Tuesday, 23 July 2019

Questions (2186)

John Curran


2186. Deputy John Curran asked the Minister for Communications, Climate Action and Environment the way in which he plans to make economic growth less transport-intensive through better planning and remote and home working; if he will provide additional details of these plans as set out in the Climate Action Plan 2019; and if he will make a statement on the matter. [32033/19]

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Written answers (Question to Communications)

The Climate Action Plan 2019, which I published on 17 June, reaffirms the important role of the National Planning Framework (NPF) in supporting national decarbonisation objectives. The NPF has clearly defined National Strategic Outcomes supporting the objectives of the Climate Action Plan, including Transition to a Low-Carbon and Climate Resilient Society, Compact Growth and Sustainable Mobility.

A top priority of the NPF is compact and sustainable growth. Ireland’s five cities are targeted for 50% of overall growth by 2040, with the four cities Cork, Limerick, Galway and Waterford each targeted to grow by at least 50% within that period. This will mean increasing the proportion of more compact forms of growth in the development of settlements of all sizes, with a focus on urban infill and the reuse of brownfield lands. ‘Brownfield’ targets are to deliver at least 40% of all new homes nationally within the built-up footprint of existing settlements, comprised of at least 50% of all new homes in the five cities and at least 30% of all new homes in settlements elsewhere.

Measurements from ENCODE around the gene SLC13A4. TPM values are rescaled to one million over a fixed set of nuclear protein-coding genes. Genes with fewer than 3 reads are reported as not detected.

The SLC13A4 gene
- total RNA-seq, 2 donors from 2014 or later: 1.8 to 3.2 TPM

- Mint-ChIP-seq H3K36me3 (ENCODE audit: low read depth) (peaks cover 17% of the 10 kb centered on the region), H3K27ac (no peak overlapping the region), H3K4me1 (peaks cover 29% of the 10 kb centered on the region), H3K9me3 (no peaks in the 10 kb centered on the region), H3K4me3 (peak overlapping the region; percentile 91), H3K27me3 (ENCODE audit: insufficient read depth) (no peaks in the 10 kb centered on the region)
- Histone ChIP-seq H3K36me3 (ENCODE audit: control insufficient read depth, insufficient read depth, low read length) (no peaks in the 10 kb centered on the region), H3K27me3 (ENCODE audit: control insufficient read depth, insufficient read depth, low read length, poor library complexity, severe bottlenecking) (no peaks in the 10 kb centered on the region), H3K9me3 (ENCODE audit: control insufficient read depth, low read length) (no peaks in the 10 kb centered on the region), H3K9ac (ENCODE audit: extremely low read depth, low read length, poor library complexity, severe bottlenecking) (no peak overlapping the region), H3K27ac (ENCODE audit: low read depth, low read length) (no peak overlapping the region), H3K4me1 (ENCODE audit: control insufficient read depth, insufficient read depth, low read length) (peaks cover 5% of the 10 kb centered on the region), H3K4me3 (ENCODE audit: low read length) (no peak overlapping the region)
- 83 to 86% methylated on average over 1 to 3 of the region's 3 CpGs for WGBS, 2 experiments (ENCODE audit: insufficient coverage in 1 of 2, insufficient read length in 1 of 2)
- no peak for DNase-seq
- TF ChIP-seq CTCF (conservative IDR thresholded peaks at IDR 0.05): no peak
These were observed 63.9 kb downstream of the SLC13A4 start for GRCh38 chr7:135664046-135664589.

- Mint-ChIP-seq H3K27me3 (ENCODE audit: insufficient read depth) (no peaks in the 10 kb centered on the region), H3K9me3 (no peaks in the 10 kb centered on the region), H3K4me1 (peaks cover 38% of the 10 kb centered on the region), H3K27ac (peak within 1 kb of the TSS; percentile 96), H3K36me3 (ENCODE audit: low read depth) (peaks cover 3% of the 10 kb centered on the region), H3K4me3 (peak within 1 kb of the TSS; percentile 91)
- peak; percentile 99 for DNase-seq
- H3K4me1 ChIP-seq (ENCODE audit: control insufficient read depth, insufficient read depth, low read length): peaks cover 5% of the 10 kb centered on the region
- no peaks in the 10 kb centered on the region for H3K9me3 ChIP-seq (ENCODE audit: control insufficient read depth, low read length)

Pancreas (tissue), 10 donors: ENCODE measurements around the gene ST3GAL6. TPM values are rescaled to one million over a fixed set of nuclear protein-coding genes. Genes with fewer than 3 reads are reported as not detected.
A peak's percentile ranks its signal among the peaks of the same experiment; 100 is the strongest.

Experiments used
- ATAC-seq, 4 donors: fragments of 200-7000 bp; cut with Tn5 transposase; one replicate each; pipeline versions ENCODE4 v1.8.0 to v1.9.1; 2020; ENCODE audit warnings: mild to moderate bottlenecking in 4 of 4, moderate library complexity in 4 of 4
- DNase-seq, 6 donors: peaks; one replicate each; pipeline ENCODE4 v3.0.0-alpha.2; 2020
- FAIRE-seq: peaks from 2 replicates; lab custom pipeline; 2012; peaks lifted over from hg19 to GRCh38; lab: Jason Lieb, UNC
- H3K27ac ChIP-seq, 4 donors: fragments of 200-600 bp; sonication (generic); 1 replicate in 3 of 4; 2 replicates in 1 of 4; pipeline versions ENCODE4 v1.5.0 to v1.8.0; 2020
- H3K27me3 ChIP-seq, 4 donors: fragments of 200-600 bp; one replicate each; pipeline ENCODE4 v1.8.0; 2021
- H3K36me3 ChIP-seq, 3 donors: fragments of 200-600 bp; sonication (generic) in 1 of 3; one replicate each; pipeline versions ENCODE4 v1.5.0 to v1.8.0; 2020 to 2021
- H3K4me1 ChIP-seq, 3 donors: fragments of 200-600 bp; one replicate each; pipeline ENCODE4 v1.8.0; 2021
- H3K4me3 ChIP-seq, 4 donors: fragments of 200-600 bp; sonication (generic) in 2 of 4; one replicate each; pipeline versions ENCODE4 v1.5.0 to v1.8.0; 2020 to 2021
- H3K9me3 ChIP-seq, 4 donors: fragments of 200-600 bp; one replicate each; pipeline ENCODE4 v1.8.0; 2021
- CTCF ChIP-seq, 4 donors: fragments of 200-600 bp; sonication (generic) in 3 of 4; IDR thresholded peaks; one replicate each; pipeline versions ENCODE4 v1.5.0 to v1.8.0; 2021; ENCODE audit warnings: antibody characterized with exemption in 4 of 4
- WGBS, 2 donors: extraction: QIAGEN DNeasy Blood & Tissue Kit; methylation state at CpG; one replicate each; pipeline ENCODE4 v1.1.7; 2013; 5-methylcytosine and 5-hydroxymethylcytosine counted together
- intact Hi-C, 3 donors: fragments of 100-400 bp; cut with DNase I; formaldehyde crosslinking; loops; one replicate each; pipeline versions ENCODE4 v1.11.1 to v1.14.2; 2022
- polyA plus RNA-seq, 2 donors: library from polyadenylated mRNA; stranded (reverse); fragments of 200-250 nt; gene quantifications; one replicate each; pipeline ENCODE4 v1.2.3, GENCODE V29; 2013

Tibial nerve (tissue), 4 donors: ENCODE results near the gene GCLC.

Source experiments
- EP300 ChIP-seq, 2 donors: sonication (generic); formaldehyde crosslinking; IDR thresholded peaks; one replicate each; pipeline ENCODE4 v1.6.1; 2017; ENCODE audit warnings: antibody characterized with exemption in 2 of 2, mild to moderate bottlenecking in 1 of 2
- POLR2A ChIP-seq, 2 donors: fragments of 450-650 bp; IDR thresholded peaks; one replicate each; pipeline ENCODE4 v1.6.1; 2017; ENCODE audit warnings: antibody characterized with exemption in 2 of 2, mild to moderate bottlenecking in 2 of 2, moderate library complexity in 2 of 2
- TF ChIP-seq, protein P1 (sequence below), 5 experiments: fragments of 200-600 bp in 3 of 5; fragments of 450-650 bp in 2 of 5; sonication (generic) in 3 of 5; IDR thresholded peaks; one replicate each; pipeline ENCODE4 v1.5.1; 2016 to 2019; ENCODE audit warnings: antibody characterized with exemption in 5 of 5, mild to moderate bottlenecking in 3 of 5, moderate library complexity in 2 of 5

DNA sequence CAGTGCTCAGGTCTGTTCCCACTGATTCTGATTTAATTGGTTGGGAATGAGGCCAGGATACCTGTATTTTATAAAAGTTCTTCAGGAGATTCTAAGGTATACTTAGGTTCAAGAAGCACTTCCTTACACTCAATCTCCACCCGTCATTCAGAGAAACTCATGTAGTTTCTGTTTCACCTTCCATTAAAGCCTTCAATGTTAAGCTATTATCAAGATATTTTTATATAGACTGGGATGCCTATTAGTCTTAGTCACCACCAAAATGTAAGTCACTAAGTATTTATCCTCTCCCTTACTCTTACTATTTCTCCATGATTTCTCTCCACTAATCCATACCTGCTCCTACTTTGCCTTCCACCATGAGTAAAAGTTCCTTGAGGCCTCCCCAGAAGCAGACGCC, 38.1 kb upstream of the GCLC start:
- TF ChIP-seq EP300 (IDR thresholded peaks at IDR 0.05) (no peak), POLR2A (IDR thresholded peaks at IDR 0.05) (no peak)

The NPF envisages that changing the pattern of development in this manner will need to be buttressed by new policy tools in the planning system. It will ensure that more people will be living within the existing built-up footprint of cities and towns will support achieving the objectives of this Plan through:

- Reduced travel distances and greater proximity to employment and services, which will enable a greater proportion of journeys by bike or on foot (zero emissions);

- Greater urban density, which when combined with the point above, will ensure more viable public transport (less emissions per person than by individual vehicle);

- Greater sustainable mode share, which will enable cities and towns to densify, as development will not be dependent on road capacity nor car parking requirements, and less land will be required for the latter;

- Higher-density residential development, which tends to comprise smaller units and therefore requires less energy to heat. NPF targets require the proportion of apartments to treble, 13% in 2019, to 39% by 2030; and

- Closer proximity of multi-storey and terraced buildings, which will require less energy and make renewables-based systems of energy distribution such as district heating, or area-wide technology upgrades, more feasible.

The National Broadband Plan will deliver High-Speed Broadband services to over 1.1 million people in areas where there is no existing or planned commercial network. The Intervention Area includes 540,000 premises, including 56,000 farms and 44,000 businesses, and will ensure that households and business in rural parts of Ireland will have a similar level of connectivity as households and businesses in urban areas.

The High-Speed Broadband network will deliver a range of environmental benefits. For each new remote worker, an estimated average net saving of up to 10 kWh per day will be achieved, reducing commuter transport energy use and carbon emissions. Availability of better online conferencing and collaboration tools will reduce the need for business travel and the associated carbon emissions. High-Speed Broadband also increases the creation of local employment opportunities, which allows more people to work closer to their homes, reducing the emissions associated with longer commuter journeys.